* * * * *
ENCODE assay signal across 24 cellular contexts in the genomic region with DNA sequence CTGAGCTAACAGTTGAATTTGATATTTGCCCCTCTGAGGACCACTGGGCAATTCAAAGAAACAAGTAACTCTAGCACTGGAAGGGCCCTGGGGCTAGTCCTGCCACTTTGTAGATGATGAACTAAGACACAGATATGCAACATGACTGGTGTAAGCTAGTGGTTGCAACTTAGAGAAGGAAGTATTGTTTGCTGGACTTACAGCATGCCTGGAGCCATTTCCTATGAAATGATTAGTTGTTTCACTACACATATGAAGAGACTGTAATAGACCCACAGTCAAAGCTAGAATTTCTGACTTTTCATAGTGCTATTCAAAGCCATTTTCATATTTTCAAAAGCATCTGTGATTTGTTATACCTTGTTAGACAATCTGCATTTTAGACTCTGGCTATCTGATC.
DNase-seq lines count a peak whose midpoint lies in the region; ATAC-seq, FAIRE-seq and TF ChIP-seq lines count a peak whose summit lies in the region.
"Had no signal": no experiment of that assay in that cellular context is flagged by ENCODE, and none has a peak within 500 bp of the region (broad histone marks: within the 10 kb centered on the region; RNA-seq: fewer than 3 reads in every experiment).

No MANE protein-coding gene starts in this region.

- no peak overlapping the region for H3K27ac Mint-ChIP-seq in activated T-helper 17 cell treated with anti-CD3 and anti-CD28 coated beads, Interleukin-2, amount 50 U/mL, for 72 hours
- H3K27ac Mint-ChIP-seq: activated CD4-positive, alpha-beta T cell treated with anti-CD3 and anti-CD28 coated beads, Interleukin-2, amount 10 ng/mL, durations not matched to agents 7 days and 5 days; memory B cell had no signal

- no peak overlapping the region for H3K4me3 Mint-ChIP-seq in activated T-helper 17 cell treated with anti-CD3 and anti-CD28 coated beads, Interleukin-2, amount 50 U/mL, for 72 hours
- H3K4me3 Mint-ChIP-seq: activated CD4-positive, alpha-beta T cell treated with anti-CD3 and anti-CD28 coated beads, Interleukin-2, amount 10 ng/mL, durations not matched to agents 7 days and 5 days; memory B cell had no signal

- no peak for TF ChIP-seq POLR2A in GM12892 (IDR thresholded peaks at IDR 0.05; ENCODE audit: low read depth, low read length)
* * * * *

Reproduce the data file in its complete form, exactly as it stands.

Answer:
ENCODE assay signal across 24 cellular contexts in the genomic region with DNA sequence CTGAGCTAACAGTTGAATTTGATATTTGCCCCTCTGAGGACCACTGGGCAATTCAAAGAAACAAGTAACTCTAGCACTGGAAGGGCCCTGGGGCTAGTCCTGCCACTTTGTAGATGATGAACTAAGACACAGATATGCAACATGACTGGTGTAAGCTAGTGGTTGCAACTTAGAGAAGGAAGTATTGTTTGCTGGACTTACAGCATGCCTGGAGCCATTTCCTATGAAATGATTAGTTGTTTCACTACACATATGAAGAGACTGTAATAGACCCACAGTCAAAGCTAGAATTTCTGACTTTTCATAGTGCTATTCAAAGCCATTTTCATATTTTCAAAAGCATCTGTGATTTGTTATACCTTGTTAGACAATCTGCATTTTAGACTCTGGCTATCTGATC.
DNase-seq lines count a peak whose midpoint lies in the region; ATAC-seq, FAIRE-seq and TF ChIP-seq lines count a peak whose summit lies in the region.
"Had no signal": no experiment of that assay in that cellular context is flagged by ENCODE, and none has a peak within 500 bp of the region (broad histone marks: within the 10 kb centered on the region; RNA-seq: fewer than 3 reads in every experiment).

No MANE protein-coding gene starts in this region.

- no peak overlapping the region for H3K27ac Mint-ChIP-seq in activated T-helper 17 cell treated with anti-CD3 and anti-CD28 coated beads, Interleukin-2, amount 50 U/mL, for 72 hours
- H3K27ac Mint-ChIP-seq: activated CD4-positive, alpha-beta T cell treated with anti-CD3 and anti-CD28 coated beads, Interleukin-2, amount 10 ng/mL, durations not matched to agents 7 days and 5 days; memory B cell had no signal

- no peak overlapping the region for H3K4me3 Mint-ChIP-seq in activated T-helper 17 cell treated with anti-CD3 and anti-CD28 coated beads, Interleukin-2, amount 50 U/mL, for 72 hours
- H3K4me3 Mint-ChIP-seq: activated CD4-positive, alpha-beta T cell treated with anti-CD3 and anti-CD28 coated beads, Interleukin-2, amount 10 ng/mL, durations not matched to agents 7 days and 5 days; memory B cell had no signal

- no peak for TF ChIP-seq POLR2A in GM12892 (IDR thresholded peaks at IDR 0.05; ENCODE audit: low read depth, low read length)